1 Introduction

Clustering methods are defined as unsupervised learning processes used to divide a
set of observations into clusters [^{36},
^{38}, ^{31}, ^{28}]. Clusters are groups
of similar observations which are sufficiently far from each other. Several
clustering methods are defined in the literature and all share a common nature - the
difficulty in their analytical evaluation [^{39}, ^{3}, ^{9}, ^{23}, ^{14}].

The discrete frequencies of observations and the measures of similarities between
entities and clusters produce many local minima which disturb the process of
clustering to converge to the correct results. Therefore, one avenue is to evaluate
clustering algorithms using artificially constructed data. Many authors have
categorized unsupervised classification based on criteria such as similarity or
dissimilarity measures, the nature of data, and the function to be optimized
[^{18}]. Based on evaluation, the
two principal categories are hierarchical methods and mobile centers methods.

The ultra-metric inequality is one of the most often used methods to generate
artificial data to evaluate hierarchical algorithms [^{10}, ^{22}]. A large
number of popular methods are based on employing the mixture model and particularly
the Gaussian mixtures [^{15}, ^{2}, ^{25},
^{26}]. The mixture models must satisfy
some properties that conform with the clustering methods [^{24}]. These patterns are summarized in two criteria: the
*internal cohesion* and the *external
isolation*.

Internal cohesion ensures observations within the same cluster have similar
properties. External isolation ensures observation from different clusters are very
dissimilar. Several works in the literature considered the Gaussian distribution as
design block for clustering algorithms due its well-known properties [^{15}, ^{2}]. On the other hand, several approaches have been proposed to generate
artificial data. Salem and Nandy [^{30}]
proposed different structures for producing artificial observations in 2D spaces.
The main rule to preserve the internal cohesion of the components mixture is to
introduce empty space between the clusters despite the fact that empty space is not
a sufficient condition to guarantee external isolation. In the case where the
mixture components have close enough centers, no clustering method has the ability
to identify the components [^{30}]. In
[^{34}, ^{35}], well separated data is generated for 2D and 3D cases.

The two criteria characterizing the cluster structure are strongly respected.
Milligan [^{23}] developed an algorithm
for generating artificial data but was only able to avoid the total overlap for the
first dimension. The claim is that avoiding overlap for the first dimension allows
by transitivity to avoid total overlap for the rest of the dimensions [^{8}, ^{29}]. Milligan’s algorithm is verified by visual inspection. Kuiper and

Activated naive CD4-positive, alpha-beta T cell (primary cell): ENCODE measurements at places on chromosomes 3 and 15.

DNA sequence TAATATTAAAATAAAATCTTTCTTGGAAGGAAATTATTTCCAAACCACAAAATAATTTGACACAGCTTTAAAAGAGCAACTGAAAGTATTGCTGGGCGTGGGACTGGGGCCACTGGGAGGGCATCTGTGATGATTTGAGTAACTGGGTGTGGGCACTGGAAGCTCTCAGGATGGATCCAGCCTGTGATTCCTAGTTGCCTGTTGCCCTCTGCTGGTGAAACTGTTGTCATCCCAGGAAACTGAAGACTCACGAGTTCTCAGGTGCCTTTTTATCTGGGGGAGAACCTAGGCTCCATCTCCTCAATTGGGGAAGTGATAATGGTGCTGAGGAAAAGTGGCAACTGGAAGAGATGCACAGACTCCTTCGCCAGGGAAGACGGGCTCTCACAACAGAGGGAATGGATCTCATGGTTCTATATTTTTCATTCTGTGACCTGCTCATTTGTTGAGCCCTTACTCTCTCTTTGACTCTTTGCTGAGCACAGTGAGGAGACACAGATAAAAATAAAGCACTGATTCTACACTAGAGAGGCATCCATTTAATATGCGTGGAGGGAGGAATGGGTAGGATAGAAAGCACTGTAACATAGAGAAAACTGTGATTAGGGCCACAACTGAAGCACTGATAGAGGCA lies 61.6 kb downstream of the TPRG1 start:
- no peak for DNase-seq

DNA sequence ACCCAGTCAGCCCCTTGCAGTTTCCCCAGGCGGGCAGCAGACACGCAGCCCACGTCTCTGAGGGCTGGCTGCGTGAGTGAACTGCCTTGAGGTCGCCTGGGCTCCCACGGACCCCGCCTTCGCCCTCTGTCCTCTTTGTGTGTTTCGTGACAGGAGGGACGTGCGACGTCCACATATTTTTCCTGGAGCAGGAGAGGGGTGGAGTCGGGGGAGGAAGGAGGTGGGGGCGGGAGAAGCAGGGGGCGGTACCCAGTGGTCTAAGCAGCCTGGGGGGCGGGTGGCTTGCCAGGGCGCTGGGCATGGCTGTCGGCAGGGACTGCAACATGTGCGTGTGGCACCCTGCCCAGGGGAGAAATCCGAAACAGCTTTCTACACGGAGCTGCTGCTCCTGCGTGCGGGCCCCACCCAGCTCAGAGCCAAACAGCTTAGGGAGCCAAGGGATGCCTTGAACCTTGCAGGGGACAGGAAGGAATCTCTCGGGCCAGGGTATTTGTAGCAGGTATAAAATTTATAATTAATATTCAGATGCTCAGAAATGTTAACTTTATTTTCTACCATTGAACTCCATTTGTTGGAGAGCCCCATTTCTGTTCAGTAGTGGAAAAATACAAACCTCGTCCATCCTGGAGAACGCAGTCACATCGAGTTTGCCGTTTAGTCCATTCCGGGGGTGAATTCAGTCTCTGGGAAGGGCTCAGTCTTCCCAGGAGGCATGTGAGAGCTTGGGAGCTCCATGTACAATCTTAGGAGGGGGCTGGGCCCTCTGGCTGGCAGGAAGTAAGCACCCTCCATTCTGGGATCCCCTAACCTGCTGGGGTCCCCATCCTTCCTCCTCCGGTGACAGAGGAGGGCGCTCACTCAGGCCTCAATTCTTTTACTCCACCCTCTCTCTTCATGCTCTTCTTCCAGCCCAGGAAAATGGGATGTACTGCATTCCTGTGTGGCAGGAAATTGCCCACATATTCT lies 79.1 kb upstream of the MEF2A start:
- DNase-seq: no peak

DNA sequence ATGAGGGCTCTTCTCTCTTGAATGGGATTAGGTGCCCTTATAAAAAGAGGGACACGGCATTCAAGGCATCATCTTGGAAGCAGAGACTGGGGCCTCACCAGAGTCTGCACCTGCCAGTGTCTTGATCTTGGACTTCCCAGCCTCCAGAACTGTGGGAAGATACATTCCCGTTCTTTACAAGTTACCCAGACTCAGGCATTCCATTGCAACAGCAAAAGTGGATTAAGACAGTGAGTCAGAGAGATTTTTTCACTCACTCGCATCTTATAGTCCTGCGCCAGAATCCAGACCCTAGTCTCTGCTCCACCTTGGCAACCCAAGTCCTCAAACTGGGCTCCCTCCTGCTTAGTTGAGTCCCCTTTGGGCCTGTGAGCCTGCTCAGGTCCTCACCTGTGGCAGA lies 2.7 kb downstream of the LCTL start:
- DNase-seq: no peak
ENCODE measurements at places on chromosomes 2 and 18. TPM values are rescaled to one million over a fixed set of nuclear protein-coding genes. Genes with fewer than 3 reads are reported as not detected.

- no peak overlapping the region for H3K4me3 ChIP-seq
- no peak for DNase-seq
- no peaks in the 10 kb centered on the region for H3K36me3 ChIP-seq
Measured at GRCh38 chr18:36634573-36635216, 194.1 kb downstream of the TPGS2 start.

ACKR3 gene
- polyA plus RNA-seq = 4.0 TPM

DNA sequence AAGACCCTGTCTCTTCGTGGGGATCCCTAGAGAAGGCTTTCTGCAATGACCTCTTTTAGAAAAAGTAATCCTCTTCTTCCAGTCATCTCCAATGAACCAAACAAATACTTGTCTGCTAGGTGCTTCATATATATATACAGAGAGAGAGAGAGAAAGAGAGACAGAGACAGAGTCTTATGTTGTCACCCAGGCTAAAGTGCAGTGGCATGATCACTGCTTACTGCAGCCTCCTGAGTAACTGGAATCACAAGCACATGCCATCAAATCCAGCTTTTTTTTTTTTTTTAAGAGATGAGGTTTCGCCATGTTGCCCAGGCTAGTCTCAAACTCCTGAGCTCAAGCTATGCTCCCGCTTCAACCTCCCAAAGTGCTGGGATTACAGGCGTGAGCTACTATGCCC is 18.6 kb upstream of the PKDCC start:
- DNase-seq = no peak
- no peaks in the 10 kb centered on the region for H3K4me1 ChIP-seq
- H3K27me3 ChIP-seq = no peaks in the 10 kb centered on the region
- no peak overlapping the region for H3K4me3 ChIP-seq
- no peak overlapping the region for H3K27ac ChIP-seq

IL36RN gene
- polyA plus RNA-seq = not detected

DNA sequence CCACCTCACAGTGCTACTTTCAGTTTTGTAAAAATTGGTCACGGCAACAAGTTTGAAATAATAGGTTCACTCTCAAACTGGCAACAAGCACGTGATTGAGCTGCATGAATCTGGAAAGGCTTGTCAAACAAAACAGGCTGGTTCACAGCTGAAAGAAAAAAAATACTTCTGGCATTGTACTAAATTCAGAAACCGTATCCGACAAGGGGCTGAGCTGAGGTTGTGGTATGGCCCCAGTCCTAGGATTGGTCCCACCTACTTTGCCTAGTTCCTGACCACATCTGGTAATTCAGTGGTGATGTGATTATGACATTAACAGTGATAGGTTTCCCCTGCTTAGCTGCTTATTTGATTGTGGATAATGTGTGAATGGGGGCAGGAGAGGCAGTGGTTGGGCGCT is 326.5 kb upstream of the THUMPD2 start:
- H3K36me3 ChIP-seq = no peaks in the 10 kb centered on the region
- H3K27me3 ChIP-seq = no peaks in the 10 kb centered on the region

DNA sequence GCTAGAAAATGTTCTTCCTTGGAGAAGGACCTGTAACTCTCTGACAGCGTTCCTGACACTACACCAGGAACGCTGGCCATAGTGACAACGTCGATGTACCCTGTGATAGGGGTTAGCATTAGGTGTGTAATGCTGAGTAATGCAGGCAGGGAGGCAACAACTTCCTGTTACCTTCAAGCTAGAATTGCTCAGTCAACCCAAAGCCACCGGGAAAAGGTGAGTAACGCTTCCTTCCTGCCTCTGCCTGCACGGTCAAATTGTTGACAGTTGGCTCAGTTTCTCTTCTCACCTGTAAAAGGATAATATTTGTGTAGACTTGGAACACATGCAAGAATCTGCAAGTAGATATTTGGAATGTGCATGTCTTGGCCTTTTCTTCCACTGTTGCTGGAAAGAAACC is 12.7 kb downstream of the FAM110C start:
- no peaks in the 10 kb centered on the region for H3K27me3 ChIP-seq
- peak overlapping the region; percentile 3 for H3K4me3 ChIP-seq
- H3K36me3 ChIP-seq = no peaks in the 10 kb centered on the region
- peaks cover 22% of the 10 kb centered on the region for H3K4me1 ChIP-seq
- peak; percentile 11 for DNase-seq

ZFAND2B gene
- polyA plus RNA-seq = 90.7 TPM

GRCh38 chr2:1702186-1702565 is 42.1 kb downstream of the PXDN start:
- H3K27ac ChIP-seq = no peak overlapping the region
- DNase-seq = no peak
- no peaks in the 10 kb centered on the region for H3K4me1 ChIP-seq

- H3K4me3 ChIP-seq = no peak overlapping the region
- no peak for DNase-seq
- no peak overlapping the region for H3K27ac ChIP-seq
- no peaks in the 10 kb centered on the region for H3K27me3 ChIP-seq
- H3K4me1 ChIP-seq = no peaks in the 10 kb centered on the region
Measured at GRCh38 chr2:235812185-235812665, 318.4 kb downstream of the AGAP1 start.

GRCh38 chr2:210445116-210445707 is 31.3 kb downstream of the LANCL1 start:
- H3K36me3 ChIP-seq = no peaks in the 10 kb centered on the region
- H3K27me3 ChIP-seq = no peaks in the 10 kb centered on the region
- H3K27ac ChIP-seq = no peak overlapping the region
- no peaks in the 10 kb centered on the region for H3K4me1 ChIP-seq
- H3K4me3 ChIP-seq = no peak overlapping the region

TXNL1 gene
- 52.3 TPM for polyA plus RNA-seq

Fisher [^{20}] and Bayne *et
al.* [^{5}] directly
manipulated a variable which measured certain parameters as separability for a
simple covariance matrix of normal clusters. Blashfield [^{6}] and Edelbrock [^{13}] used unconstrained multivariate Gaussian mixture with fairly
complex covariance structures.

This allows to obtain cluster structure and the clusters are well separated
[^{14}]. Other authors have inserted
noise in well separated data to add some complexity to the obtained simulated data
[^{30}, ^{34}, ^{35}]. Baudry *et
al.* [^{4}] proposed a
verification method to estimate the Gaussian mixture model. This work clearly
distinguishes cluster structures of the mixture where the components are well
separated from the Gaussian mixtures in case of total overlap. In [^{17}, ^{37}], the authors proposed a new artificial data generator that embeds
the notion of the rate of overlap for uncorrelated 2D artificial Gaussian data.

In this paper, we propose a new automatic method for generating artificial data by controlling mixture components overlap. This work tackles two main problems: the design of an artificial data generator for correlated 2D data, and the study of the behavior of clustering algorithms and their respective validity indices by varying the rate of overlap between the mixture components. We are interested in correlated data because of the growing number of applications in computer vision and image processing, as clustering is used as the core solution to solve problems such as segmentation and image matching. In these applications, correlated data that revealed useful when combined and could be used in the clustering process are pixel gray-level, local window gray-level, and local variance.

In this paper, we will show how the overlap rate is quantified and its use as the basis block in the artificial data generator. The rest of this paper is organized as follows: section 2 briefly presents the Gaussian mixture; section 3 deals with components separation; section 4 presents the quantification of component overlap; in section 5, the control of overlap is developed; the generation algorithm and the experimental results are shown in sections 6 and 7 respectively. Finally, the conclusion is drawn with some perspectives.

2 Bivariate Correlated Gaussian Mixture Model

Mixture models are widely used in many applications because many real and natural
phenomena as well as sets of data in many disciplines are based on such
distributions [^{14}, ^{1}, ^{3}, ^{25}, ^{30}]. A mixture of M Gaussian 2D components is given by:

where

where

3 Well Separated Components

Initially, the clustering methods and the validity indices were evaluated by using
well separated data before using any other simulated data. Most works are not based
on a formal way to generate artificial data and the main technique to construct
isolated mixture components is visual inspection [^{35}, ^{34}, ^{11}, ^{4}].

The objective is to propose a definition that helps qualify and quantify well
separated components by involving all the mixture parameters. Mixture components are